31 Days: Incubation and how to find your novel’s Eureka moment

This series of articles running through January will explore ways of keeping our head above water in physical, mental, emotional and creative areas. There will be creative challenges, competitions and giveaways. For the full background see here.

To receive all the 31 posts, sign up for email notification on the sidebar. On twitter it’s at @31HAW or @alisonwells. Hashtag  #31haw and #headabovewater.

Eureka

We’ve all heard of the famous Eureka moment when Archimedes was said to have stepped into a bath and realised how to calculate the volume of irregular objects (since the volume of water displaced was the same as their volume.) Apparently he jumped out of the bath and ran down the streets of Syracuse naked.

You might not want to do just that but writers, especially of longer works are often faced with knotty problems that sometimes are not easily solved. Writer’s sometimes describe themselves as plotters or pantser (making it up as they go along) but in any creative endeavour there are often elements that need to slot into place before the whole makes a leap forward and becomes something cohesive and multi-layered.

We’ve talked already, and you’ve given your own examples about how walking and running can aid in the process of untangling plot points and forming new ideas. We’ve heard how novelist John Boyne found a whole plot within an hours walk.

When we are busy and addled, how can we find the space in our heads to let innovative connections form, and pieces of the puzzle fit? The tunnel vision of stress counteracts the creative process, also focus and absorption can help it. Repetitive and somewhat mindless activities such as brushing the floor or cleaning windows might free the mind (a good reason to do housework!).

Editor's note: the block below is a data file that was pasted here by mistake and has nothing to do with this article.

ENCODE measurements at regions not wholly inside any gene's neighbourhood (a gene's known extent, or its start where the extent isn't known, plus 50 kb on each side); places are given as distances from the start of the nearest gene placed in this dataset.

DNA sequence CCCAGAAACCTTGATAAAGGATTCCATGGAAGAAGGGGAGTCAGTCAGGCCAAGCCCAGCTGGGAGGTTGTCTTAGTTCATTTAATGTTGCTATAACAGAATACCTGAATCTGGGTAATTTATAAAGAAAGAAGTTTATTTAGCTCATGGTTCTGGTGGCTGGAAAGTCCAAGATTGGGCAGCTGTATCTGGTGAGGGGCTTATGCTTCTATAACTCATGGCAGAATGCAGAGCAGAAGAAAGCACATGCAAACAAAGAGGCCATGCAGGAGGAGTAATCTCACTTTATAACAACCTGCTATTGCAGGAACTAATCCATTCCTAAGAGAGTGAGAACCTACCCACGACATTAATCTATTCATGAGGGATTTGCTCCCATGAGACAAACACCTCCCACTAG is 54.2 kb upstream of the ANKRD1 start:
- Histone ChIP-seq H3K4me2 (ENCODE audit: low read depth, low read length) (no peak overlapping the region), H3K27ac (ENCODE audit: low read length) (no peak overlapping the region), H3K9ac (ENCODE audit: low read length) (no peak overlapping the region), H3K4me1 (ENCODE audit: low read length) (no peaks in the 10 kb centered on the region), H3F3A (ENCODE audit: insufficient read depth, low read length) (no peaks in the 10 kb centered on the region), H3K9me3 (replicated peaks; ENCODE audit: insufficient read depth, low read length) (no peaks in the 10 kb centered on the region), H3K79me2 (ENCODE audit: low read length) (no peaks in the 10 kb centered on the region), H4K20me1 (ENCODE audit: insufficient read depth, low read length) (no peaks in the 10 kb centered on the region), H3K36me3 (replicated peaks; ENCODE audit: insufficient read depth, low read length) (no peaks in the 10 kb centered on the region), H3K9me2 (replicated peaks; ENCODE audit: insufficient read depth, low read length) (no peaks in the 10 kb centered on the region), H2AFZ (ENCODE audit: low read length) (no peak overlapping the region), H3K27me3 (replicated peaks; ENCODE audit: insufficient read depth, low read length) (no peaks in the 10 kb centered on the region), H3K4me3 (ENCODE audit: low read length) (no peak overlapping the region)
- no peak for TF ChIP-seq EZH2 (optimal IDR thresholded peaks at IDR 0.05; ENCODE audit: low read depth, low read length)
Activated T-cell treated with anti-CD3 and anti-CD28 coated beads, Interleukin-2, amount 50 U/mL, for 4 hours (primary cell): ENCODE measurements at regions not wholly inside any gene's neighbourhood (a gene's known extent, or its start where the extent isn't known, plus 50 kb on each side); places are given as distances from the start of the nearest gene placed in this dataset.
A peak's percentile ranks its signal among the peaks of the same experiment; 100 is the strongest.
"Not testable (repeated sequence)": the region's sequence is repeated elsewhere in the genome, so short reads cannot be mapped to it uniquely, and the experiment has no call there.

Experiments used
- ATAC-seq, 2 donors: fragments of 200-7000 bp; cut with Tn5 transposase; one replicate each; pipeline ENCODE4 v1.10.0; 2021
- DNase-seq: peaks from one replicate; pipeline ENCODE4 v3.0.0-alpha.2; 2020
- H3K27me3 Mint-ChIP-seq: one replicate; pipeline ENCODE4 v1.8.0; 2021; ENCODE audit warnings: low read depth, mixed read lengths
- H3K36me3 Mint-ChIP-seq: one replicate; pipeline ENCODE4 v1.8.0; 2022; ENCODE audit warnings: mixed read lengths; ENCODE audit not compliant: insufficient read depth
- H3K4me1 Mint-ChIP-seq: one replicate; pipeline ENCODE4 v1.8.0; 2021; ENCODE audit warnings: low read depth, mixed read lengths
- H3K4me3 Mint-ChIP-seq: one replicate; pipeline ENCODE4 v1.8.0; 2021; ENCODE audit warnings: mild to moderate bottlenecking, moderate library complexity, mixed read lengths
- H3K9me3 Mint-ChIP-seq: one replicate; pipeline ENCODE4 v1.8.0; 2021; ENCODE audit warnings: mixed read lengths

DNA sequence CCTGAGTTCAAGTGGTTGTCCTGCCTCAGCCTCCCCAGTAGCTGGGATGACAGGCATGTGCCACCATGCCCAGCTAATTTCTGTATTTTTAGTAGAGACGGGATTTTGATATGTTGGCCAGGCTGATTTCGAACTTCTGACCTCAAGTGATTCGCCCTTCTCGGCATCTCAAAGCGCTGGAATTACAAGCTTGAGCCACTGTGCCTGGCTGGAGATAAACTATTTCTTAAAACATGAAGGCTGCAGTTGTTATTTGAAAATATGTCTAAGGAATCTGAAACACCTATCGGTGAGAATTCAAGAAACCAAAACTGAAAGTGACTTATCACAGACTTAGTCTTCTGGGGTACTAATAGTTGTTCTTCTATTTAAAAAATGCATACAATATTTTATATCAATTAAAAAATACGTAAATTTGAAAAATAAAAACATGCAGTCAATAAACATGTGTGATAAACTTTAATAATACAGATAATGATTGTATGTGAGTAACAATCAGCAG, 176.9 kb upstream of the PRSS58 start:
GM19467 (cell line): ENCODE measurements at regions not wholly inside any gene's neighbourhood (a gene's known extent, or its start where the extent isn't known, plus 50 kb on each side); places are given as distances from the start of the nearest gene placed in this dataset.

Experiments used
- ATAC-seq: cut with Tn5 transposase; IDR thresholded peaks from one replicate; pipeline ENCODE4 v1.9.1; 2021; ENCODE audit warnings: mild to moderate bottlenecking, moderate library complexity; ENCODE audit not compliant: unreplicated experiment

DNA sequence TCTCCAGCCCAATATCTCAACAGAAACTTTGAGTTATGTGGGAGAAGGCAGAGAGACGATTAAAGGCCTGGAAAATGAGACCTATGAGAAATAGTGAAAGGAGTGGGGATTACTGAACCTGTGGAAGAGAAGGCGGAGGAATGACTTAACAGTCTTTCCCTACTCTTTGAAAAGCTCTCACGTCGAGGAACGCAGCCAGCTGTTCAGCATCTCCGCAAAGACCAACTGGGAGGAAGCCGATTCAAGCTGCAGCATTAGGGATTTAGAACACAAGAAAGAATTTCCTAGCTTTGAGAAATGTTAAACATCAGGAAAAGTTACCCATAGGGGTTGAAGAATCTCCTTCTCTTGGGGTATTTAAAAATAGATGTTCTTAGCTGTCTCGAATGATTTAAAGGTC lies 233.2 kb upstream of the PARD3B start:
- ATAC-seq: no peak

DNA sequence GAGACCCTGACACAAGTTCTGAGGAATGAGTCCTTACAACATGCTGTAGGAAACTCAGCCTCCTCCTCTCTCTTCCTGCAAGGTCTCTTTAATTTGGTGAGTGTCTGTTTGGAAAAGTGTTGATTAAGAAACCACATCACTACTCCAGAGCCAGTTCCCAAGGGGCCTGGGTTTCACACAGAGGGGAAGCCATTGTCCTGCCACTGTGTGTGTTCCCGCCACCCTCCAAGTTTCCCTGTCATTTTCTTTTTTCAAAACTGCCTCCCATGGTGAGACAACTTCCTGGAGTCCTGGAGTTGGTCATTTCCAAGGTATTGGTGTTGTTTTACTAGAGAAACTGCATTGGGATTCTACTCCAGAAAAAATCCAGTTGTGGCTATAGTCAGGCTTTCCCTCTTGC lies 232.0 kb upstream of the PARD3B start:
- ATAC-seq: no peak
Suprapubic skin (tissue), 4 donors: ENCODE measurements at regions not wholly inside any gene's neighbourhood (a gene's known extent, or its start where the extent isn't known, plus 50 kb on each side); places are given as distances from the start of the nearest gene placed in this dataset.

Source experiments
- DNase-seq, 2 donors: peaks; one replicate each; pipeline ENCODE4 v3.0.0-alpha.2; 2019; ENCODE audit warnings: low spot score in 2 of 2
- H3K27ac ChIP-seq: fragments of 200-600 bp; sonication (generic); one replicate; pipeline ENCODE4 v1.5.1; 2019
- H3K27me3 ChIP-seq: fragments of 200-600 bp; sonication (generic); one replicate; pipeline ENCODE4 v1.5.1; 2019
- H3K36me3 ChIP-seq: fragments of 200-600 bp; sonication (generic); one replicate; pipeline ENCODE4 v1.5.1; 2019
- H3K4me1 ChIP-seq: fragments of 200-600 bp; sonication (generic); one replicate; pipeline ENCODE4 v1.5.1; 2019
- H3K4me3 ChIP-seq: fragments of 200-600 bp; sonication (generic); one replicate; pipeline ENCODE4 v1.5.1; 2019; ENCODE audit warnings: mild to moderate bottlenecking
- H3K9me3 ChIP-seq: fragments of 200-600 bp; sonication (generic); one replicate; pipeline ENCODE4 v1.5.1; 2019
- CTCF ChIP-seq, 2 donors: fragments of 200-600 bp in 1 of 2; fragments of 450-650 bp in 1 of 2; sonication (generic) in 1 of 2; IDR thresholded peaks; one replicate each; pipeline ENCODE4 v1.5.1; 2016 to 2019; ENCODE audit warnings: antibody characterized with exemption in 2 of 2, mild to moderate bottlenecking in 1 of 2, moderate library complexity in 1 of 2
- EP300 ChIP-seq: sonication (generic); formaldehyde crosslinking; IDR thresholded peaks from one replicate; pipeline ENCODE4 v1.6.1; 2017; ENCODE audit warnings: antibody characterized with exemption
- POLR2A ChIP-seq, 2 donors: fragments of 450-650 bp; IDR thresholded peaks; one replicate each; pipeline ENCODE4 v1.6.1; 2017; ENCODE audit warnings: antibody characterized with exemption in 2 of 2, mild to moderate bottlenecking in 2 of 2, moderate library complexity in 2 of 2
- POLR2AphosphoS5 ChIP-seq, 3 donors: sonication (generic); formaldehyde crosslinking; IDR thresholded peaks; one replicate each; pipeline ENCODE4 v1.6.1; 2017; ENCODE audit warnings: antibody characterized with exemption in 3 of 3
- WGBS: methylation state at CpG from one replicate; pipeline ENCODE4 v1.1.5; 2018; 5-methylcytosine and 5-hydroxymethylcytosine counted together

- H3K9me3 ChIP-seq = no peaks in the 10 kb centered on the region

Incubation

The unconscious process which engenders our best ideas is called psychologists term incubation. I’ve blogged at length about incubation in a previous post, so I’m not going to reinvent the wheel. I said…

Psychological research has identified incubation as one of the key elements in creativity. Incubation is defined as ‘a process of unconscious recombination of thought elements that were stimulated through conscious work at one point in time, resulting in novel ideas at some later point in time’ [2]. Seabrook Rachel, Dienes Zoltan (2003). Incubation in Problem Solving as a context Effect (Wiki)

Incubation is the period between your conscious and practical outlining of your piece and the point where you come up with the hook or the usual slant on your proposed story. It’s the time when all your ideas mingle and coalesce and form unusual associations.

Please go on to read the full Incubation post here

Our slightly geeky and aspergian family tremendously enjoys the comedy show The Big Bang Theory. In this clip, Sheldon, the ‘genius’ physicist takes on what he considers a ‘mind numbing, pedestrian job,’ in order to give space to his musings on a physics problem. Worth a look!

You

Which activities have helped you incubate and find your Eureka moments? Let us know in the comments.

Flash fiction Creative Comp

Don’t forget the 31/131 word creative challenge. Winners will be chosen Sunday 5th. Please comment on your favourite entries. Thank you!

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6 comments

  1. It might sound a bit weird, but I find doing jigsaws great for mulling over plots. I really like jigsaws, so it’s totally absorbing and I don’t get antsy, but I can let my mind wander all over the place at the same time.

    Baking can also be good. Again, it doesn’t engage much of your brain, but it keeps you absorbed and focused. I once solved a very knotty plot problem while cleaning up the kitchen after a baking disaster (springform tin that sprang on the way into the oven)!

    1. I love these examples. Over Christmas I did a jigsaw with my daughter and sister. It was the first time I’d done a jigsaw in ages. It was fantastic for getting into a chilled out zone. I didn’t get any ideas but it certainly relaxed me. Putting out the washing, having a shower, brushing the floor and hoovering work best for me. I often think of ideas just as I’m about to go to sleep at night.

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